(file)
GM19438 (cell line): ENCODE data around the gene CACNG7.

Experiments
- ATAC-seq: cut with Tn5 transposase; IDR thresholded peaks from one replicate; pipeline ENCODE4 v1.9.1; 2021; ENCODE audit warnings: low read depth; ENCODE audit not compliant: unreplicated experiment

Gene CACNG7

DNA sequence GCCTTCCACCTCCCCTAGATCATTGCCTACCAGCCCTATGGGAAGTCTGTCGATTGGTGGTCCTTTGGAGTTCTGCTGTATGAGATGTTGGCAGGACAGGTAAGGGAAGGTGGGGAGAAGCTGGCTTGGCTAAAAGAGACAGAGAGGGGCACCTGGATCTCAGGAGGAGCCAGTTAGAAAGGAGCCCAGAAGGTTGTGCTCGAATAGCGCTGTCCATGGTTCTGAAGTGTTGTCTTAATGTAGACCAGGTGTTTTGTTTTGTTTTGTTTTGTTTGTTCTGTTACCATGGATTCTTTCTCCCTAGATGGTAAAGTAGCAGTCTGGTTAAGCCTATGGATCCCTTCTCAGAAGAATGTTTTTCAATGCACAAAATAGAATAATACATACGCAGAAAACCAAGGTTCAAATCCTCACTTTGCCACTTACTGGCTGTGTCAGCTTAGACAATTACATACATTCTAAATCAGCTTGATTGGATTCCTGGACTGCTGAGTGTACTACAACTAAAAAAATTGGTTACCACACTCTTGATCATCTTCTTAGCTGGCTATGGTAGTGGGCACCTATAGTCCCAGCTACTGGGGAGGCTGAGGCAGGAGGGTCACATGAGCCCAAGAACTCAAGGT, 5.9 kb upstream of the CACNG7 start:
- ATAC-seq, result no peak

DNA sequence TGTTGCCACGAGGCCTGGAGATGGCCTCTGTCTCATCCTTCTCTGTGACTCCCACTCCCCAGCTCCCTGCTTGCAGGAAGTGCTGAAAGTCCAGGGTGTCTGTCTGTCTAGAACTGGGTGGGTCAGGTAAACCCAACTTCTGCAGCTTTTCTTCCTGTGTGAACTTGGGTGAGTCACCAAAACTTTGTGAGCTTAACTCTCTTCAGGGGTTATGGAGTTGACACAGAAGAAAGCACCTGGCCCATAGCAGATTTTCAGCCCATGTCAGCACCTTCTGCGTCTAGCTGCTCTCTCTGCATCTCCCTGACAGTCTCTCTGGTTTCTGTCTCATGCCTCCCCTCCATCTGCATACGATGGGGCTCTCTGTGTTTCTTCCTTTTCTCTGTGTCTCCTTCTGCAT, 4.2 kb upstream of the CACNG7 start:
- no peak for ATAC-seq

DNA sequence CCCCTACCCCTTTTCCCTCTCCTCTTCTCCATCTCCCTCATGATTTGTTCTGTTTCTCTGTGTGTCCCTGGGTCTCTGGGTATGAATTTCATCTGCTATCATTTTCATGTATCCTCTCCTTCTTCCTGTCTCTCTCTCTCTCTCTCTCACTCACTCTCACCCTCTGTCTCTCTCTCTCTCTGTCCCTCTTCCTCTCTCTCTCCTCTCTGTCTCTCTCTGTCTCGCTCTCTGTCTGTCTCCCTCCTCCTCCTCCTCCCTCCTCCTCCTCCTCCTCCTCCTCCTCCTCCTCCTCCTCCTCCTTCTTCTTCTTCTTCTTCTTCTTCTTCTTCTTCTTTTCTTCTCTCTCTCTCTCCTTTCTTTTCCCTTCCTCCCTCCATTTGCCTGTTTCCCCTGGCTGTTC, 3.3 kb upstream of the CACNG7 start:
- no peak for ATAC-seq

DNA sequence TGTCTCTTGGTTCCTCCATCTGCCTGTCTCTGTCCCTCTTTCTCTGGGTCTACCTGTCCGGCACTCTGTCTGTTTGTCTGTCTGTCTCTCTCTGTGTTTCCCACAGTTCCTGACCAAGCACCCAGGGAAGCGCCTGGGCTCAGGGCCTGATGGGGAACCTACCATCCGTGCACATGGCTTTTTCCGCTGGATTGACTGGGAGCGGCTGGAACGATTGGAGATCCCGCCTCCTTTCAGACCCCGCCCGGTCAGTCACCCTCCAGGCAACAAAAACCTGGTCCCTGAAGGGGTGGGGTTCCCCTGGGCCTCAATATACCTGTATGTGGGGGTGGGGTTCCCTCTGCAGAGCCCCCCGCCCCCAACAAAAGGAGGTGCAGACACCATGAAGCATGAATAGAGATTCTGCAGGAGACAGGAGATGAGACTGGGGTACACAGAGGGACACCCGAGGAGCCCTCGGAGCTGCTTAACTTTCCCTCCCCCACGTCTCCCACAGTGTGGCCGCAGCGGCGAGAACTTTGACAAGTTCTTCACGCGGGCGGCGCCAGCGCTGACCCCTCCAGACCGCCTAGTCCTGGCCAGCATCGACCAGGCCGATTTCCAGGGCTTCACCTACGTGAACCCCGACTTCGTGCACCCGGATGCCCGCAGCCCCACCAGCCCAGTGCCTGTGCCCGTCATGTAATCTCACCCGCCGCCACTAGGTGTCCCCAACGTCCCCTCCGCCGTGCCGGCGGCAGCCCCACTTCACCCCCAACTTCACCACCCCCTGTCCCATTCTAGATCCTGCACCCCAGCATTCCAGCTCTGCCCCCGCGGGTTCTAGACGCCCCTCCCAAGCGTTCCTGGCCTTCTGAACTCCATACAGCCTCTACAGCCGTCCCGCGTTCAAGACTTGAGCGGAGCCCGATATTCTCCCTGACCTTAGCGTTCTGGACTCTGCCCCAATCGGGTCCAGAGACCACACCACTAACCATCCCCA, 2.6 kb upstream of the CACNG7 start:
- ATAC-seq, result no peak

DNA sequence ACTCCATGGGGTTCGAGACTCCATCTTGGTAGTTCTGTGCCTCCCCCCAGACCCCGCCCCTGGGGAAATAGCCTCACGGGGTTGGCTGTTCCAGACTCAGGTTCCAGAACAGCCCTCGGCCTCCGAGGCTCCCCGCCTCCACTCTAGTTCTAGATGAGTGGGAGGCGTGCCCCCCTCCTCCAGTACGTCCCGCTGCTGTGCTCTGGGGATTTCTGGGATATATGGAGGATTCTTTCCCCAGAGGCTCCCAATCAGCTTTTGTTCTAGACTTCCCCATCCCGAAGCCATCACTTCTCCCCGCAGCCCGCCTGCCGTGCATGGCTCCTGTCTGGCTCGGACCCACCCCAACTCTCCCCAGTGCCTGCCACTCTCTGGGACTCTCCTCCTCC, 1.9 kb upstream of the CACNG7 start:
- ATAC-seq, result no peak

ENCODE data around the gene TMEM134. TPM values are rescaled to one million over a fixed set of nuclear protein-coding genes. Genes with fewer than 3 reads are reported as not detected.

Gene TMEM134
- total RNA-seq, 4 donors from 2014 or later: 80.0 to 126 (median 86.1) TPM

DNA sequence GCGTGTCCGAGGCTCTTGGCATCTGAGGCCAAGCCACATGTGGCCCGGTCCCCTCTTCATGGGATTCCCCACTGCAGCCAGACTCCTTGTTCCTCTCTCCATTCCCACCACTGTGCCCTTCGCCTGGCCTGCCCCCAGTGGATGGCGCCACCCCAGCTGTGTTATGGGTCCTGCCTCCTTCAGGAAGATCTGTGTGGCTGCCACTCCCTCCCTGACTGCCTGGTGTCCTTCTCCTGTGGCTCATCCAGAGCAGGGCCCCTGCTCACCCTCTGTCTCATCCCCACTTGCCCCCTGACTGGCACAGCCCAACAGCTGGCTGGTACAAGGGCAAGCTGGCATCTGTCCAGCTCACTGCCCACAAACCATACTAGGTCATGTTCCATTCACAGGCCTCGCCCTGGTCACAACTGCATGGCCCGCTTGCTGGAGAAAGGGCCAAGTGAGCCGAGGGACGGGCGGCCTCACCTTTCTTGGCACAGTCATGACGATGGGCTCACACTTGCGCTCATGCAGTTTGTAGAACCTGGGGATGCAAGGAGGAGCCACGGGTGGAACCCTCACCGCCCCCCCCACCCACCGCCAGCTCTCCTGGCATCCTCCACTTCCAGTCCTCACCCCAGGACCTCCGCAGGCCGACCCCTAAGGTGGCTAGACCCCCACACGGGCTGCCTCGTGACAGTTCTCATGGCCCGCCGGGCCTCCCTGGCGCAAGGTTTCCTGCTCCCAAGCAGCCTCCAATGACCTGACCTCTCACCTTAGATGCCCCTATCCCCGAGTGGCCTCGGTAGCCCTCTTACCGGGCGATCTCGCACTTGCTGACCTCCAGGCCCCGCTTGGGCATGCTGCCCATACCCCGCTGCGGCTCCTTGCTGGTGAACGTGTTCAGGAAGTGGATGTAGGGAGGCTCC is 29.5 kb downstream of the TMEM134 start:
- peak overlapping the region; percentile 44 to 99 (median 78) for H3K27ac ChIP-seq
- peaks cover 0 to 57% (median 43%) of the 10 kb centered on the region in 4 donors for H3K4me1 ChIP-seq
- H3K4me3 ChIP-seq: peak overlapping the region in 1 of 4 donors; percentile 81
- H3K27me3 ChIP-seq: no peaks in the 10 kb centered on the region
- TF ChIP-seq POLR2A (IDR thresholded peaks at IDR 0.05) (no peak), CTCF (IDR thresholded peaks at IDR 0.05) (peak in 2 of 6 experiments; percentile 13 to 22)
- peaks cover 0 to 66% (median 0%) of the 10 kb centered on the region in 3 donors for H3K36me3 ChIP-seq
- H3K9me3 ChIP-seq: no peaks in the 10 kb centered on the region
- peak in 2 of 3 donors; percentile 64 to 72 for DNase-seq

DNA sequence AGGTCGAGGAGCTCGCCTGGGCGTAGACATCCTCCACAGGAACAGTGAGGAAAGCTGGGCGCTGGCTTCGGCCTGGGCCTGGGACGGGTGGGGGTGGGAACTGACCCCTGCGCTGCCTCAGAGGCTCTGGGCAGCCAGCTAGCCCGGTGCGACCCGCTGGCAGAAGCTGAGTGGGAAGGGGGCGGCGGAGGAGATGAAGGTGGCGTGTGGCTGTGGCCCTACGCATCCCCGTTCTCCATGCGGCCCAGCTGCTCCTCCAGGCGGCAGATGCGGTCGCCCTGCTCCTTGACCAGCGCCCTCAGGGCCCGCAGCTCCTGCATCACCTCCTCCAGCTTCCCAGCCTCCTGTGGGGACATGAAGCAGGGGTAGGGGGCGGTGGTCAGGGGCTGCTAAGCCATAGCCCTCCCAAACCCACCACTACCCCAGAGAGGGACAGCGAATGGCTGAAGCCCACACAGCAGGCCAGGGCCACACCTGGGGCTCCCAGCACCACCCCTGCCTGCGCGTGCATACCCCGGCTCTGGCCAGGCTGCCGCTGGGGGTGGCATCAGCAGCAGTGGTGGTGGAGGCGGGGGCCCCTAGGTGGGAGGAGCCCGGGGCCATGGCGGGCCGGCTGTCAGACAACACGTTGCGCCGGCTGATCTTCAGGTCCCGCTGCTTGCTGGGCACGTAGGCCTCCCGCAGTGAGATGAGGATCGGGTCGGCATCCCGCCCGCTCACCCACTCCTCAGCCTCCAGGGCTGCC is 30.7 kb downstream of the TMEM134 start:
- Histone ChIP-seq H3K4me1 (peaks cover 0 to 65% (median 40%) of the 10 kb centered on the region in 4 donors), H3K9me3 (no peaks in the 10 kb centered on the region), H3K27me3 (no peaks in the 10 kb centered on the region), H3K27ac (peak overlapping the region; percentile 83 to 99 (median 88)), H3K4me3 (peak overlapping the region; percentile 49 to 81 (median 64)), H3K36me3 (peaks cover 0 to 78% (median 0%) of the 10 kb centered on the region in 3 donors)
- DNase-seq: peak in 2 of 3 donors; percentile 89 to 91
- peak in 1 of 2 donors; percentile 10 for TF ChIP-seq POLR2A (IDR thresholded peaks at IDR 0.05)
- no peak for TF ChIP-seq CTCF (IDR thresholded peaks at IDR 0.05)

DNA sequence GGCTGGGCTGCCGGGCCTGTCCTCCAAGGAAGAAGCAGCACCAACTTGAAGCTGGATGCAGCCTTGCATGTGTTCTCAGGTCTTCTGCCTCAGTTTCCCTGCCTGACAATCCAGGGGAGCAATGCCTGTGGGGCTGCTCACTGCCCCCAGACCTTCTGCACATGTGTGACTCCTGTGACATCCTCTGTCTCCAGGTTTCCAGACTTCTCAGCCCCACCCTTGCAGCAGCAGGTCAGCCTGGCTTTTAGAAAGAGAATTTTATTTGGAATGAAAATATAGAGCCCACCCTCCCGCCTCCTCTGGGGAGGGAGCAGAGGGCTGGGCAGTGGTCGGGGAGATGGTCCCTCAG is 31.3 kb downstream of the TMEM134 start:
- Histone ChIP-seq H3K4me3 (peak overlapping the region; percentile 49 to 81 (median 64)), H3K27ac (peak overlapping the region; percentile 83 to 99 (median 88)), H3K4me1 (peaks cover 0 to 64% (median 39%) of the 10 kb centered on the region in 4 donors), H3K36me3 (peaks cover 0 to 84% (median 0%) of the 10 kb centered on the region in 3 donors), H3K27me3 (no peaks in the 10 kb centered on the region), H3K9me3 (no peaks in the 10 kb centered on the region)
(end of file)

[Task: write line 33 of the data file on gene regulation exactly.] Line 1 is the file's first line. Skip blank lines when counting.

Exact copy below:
- Histone ChIP-seq H3K4me3 (peak overlapping the region; percentile 49 to 81 (median 64)), H3K27ac (peak overlapping the region; percentile 83 to 99 (median 88)), H3K4me1 (peaks cover 0 to 64% (median 39%) of the 10 kb centered on the region in 4 donors), H3K36me3 (peaks cover 0 to 84% (median 0%) of the 10 kb centered on the region in 3 donors), H3K27me3 (no peaks in the 10 kb centered on the region), H3K9me3 (no peaks in the 10 kb centered on the region)